By Animal Planet
Appreciation for nature is easy when it comes to the cute, the little, the non-threatening creatures…but what about the massive insects and arachnids on these pages, many of which are endangered or threatened: How would you feel facing down a spider the size of a dinner plate or an 8-inch-long beetle?
New Zealand’s giant weta gets its name from the Maori word for “god of bad looks” — and it’s not hard to see why.
The giant weta could hardly be called pretty but it has a fascinating history: Scientists believe this species shared its land with dinosaurs, and had no local predators until European settlers introduced rats to the island.
Though there are more than 70 weta species on the island, 16 of them are endangered or threatened, and the country’s Department of Conservation is hard at work trying to save them.
The giant weta is one of the world’s heaviest insects: They can grow as long as three inches and weigh up to 1.5 ounces — check out the tomato in the background for a size comparison.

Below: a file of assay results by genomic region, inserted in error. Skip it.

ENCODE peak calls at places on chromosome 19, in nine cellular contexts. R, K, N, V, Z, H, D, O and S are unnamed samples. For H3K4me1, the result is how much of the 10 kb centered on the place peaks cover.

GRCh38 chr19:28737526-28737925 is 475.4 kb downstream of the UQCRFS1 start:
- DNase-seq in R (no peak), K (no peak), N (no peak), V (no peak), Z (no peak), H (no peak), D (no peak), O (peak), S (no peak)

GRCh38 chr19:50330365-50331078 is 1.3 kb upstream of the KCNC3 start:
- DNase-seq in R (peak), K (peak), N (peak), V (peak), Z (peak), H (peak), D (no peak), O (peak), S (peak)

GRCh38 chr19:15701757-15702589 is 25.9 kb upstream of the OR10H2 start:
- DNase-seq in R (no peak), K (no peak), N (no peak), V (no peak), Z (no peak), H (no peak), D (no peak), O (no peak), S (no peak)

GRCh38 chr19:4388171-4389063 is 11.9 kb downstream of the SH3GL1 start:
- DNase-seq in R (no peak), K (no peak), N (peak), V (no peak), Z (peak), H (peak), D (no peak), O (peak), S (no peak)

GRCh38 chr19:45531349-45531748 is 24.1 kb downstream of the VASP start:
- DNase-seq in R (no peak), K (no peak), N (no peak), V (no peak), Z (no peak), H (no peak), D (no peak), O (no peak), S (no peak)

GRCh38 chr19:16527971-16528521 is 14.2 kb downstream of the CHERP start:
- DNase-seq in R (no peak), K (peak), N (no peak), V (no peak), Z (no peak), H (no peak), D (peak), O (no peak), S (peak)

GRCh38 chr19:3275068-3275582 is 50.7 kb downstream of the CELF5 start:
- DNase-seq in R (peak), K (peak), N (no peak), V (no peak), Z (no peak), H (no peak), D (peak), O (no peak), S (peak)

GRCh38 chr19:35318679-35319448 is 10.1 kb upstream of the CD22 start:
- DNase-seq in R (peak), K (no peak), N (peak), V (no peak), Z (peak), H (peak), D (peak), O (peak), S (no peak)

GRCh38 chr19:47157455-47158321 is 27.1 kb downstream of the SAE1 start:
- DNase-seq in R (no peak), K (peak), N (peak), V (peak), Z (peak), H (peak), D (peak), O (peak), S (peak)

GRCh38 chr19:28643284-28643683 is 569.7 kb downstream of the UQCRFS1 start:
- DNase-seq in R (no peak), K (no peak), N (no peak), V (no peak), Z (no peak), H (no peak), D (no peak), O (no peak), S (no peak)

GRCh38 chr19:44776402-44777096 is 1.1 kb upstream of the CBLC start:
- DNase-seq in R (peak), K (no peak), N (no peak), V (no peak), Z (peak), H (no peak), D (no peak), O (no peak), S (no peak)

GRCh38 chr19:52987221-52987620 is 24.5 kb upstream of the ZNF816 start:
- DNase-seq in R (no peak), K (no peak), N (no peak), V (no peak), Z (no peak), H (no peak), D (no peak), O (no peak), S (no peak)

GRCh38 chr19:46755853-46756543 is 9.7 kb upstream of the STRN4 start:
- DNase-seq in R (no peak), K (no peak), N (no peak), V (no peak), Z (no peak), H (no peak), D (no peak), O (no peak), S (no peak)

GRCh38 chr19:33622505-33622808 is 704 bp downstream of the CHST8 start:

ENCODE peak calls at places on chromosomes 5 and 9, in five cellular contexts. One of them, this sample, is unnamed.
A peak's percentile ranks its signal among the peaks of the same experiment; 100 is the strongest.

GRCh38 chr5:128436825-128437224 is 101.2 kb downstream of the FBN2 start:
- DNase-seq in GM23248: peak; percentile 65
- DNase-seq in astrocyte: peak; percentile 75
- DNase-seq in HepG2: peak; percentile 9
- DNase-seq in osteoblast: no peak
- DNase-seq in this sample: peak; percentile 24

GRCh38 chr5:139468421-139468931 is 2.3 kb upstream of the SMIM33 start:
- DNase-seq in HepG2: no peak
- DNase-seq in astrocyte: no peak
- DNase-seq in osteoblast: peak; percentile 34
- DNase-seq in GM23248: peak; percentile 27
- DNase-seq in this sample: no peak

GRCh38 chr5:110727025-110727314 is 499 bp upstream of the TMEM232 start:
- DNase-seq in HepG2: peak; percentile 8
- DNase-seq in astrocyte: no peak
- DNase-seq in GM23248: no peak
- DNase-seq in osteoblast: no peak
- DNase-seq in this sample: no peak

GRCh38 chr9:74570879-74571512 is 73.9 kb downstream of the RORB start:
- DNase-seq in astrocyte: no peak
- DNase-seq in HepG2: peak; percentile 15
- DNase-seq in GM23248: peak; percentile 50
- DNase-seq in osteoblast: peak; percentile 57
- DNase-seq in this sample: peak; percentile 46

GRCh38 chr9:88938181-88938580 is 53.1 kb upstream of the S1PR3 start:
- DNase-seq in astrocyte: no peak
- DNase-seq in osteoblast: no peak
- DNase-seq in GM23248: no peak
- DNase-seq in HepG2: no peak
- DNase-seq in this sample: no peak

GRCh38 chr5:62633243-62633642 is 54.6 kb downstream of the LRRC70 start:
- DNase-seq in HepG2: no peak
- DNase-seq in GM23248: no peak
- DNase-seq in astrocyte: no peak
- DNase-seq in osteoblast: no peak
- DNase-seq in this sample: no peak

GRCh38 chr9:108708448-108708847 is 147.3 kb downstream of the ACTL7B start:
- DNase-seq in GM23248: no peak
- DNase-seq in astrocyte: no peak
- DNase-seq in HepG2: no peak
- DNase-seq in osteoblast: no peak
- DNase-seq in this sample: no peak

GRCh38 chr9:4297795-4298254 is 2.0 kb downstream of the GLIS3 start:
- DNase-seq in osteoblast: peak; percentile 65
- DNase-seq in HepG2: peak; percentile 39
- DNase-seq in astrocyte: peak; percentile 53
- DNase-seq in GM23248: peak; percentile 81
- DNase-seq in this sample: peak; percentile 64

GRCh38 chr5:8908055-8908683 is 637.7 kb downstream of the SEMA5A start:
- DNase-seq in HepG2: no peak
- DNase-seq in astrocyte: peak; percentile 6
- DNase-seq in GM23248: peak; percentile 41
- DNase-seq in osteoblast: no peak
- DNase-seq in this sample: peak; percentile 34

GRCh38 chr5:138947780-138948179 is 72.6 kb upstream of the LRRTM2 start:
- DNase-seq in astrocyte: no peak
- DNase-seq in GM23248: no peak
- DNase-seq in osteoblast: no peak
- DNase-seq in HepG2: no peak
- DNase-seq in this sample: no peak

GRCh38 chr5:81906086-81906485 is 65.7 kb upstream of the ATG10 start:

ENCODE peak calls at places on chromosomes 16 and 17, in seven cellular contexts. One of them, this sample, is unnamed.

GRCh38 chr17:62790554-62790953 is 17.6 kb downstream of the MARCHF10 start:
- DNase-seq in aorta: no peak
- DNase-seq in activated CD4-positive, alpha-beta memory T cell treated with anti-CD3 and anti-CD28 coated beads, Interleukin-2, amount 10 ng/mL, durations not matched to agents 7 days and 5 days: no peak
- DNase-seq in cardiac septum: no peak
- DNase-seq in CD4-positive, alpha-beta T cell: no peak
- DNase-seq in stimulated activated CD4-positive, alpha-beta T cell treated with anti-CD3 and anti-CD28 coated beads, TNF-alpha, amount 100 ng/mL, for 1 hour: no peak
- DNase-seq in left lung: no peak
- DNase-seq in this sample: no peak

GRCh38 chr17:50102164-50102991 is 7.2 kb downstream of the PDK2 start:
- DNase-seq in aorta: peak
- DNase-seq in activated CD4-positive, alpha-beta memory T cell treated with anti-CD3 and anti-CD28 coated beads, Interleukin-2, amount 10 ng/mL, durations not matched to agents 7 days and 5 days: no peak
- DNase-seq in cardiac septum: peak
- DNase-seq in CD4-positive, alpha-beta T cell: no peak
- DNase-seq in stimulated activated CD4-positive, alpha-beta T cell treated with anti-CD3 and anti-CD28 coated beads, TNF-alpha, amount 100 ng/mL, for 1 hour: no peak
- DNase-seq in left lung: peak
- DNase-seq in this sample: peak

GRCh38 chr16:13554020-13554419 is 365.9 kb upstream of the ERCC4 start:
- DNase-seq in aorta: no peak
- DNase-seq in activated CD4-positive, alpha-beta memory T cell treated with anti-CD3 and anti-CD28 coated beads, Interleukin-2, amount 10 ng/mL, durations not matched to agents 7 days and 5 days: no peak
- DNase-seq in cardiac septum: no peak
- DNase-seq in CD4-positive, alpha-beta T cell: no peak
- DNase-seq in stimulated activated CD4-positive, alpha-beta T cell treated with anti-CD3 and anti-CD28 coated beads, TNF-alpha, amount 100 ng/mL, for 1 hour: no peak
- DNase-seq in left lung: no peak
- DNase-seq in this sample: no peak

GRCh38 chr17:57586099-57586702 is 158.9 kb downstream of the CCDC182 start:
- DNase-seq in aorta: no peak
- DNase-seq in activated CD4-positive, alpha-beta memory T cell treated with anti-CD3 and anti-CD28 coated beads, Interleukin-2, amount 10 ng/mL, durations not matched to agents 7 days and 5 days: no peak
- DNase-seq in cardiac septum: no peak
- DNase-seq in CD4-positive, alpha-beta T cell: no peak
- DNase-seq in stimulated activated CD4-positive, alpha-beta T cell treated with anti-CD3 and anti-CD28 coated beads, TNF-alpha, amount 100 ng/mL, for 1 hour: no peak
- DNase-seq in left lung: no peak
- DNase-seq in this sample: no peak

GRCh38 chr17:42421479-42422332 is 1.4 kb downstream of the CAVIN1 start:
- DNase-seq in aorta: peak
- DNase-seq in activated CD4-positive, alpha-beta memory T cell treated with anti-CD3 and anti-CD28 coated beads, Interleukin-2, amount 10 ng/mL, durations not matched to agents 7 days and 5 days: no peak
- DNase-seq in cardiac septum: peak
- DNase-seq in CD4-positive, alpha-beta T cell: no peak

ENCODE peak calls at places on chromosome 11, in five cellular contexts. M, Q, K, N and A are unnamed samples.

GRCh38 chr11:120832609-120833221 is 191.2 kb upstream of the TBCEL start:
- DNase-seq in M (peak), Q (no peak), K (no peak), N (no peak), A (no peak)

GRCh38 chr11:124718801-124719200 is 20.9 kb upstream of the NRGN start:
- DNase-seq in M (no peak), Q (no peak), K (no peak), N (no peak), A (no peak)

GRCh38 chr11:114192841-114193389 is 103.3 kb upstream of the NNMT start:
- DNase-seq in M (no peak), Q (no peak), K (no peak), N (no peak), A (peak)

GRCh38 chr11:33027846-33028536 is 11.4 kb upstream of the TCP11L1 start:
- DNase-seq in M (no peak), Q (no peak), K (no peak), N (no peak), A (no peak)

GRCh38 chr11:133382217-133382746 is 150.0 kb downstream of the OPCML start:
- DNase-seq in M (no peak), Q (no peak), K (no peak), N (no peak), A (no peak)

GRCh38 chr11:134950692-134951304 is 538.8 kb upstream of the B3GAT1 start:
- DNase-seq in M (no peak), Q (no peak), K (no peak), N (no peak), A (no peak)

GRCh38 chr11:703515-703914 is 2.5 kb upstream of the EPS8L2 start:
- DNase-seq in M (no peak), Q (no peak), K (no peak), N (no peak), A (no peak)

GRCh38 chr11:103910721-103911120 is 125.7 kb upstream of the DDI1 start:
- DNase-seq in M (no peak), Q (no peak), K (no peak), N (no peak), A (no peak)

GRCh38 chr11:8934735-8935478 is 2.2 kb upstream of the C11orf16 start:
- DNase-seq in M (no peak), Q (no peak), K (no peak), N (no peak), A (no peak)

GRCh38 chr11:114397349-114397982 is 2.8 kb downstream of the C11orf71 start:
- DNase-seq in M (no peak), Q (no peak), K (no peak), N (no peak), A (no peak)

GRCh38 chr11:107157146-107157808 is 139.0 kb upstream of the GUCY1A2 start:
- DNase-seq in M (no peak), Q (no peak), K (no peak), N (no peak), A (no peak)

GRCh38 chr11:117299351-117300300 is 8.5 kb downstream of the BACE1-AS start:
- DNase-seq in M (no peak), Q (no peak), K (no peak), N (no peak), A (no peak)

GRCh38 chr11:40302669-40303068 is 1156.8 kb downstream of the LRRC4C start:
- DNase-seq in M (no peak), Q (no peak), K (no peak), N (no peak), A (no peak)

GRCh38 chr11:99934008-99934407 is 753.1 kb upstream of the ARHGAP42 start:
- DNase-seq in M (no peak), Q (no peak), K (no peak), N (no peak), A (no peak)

Image: Dlanglois / Wiki Commons
The three-inch-long male stag beetle may be most easily recognized by its spiky front antlers — also known as mandibles — which are a key part of courtship rituals and wrestling matches; you’d have more to fear from the slightly smaller females, though, which don’t have the giant spikes but do have a more fearsome bite.
The beetles thrive on dead wood, but its numbers appear to be dwindling: Researchers point to the long maturation time — 4 years from larvae to adult — and “the over-zealous tidying of dead timber and stumps,” according to ARKive.
These beetles are just one member of the 30,000-strong scarab family, which has roamed the Earth for 300 million years, and reportedly holds the record for world’s heaviest insect: One topped out at 4.5 inches long and 3.5 ounces.
Image: Raul654 / Wiki Commons
Giant Walking Stick